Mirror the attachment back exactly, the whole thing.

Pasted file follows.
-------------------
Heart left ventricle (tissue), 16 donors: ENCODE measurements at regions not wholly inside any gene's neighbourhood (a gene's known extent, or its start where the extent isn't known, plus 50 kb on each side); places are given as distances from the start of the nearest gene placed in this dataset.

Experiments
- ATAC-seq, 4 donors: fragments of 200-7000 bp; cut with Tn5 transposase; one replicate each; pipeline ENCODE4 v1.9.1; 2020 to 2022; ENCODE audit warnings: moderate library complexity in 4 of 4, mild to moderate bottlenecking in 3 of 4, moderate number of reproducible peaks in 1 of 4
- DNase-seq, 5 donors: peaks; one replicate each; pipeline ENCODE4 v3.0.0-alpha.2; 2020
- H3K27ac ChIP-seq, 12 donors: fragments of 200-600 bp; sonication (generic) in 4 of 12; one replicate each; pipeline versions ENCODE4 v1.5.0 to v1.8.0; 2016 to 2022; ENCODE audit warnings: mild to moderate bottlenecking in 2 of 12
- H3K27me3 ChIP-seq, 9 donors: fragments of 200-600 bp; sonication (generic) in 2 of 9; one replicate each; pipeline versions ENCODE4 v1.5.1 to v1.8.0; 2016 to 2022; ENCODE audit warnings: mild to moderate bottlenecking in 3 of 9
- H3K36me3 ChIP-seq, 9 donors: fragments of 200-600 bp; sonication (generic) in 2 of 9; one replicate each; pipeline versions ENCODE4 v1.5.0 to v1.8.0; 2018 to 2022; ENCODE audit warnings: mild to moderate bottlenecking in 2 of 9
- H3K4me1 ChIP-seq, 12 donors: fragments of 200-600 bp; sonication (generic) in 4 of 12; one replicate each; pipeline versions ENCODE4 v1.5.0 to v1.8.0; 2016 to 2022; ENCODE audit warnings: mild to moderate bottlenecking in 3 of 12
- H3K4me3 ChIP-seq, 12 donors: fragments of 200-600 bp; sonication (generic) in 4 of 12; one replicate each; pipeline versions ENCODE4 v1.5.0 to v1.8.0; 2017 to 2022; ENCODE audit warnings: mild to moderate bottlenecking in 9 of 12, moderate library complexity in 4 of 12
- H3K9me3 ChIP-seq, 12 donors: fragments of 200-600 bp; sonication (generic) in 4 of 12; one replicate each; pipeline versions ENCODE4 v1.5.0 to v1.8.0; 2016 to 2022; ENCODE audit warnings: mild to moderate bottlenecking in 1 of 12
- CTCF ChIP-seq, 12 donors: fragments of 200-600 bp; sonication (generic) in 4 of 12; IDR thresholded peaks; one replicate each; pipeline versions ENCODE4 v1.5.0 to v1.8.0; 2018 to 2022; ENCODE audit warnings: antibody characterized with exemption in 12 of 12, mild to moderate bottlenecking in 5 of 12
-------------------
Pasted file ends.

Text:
Heart left ventricle (tissue), 16 donors: ENCODE measurements at regions not wholly inside any gene's neighbourhood (a gene's known extent, or its start where the extent isn't known, plus 50 kb on each side); places are given as distances from the start of the nearest gene placed in this dataset.

Experiments
- ATAC-seq, 4 donors: fragments of 200-7000 bp; cut with Tn5 transposase; one replicate each; pipeline ENCODE4 v1.9.1; 2020 to 2022; ENCODE audit warnings: moderate library complexity in 4 of 4, mild to moderate bottlenecking in 3 of 4, moderate number of reproducible peaks in 1 of 4
- DNase-seq, 5 donors: peaks; one replicate each; pipeline ENCODE4 v3.0.0-alpha.2; 2020
- H3K27ac ChIP-seq, 12 donors: fragments of 200-600 bp; sonication (generic) in 4 of 12; one replicate each; pipeline versions ENCODE4 v1.5.0 to v1.8.0; 2016 to 2022; ENCODE audit warnings: mild to moderate bottlenecking in 2 of 12
- H3K27me3 ChIP-seq, 9 donors: fragments of 200-600 bp; sonication (generic) in 2 of 9; one replicate each; pipeline versions ENCODE4 v1.5.1 to v1.8.0; 2016 to 2022; ENCODE audit warnings: mild to moderate bottlenecking in 3 of 9
- H3K36me3 ChIP-seq, 9 donors: fragments of 200-600 bp; sonication (generic) in 2 of 9; one replicate each; pipeline versions ENCODE4 v1.5.0 to v1.8.0; 2018 to 2022; ENCODE audit warnings: mild to moderate bottlenecking in 2 of 9
- H3K4me1 ChIP-seq, 12 donors: fragments of 200-600 bp; sonication (generic) in 4 of 12; one replicate each; pipeline versions ENCODE4 v1.5.0 to v1.8.0; 2016 to 2022; ENCODE audit warnings: mild to moderate bottlenecking in 3 of 12
- H3K4me3 ChIP-seq, 12 donors: fragments of 200-600 bp; sonication (generic) in 4 of 12; one replicate each; pipeline versions ENCODE4 v1.5.0 to v1.8.0; 2017 to 2022; ENCODE audit warnings: mild to moderate bottlenecking in 9 of 12, moderate library complexity in 4 of 12
- H3K9me3 ChIP-seq, 12 donors: fragments of 200-600 bp; sonication (generic) in 4 of 12; one replicate each; pipeline versions ENCODE4 v1.5.0 to v1.8.0; 2016 to 2022; ENCODE audit warnings: mild to moderate bottlenecking in 1 of 12
- CTCF ChIP-seq, 12 donors: fragments of 200-600 bp; sonication (generic) in 4 of 12; IDR thresholded peaks; one replicate each; pipeline versions ENCODE4 v1.5.0 to v1.8.0; 2018 to 2022; ENCODE audit warnings: antibody characterized with exemption in 12 of 12, mild to moderate bottlenecking in 5 of 12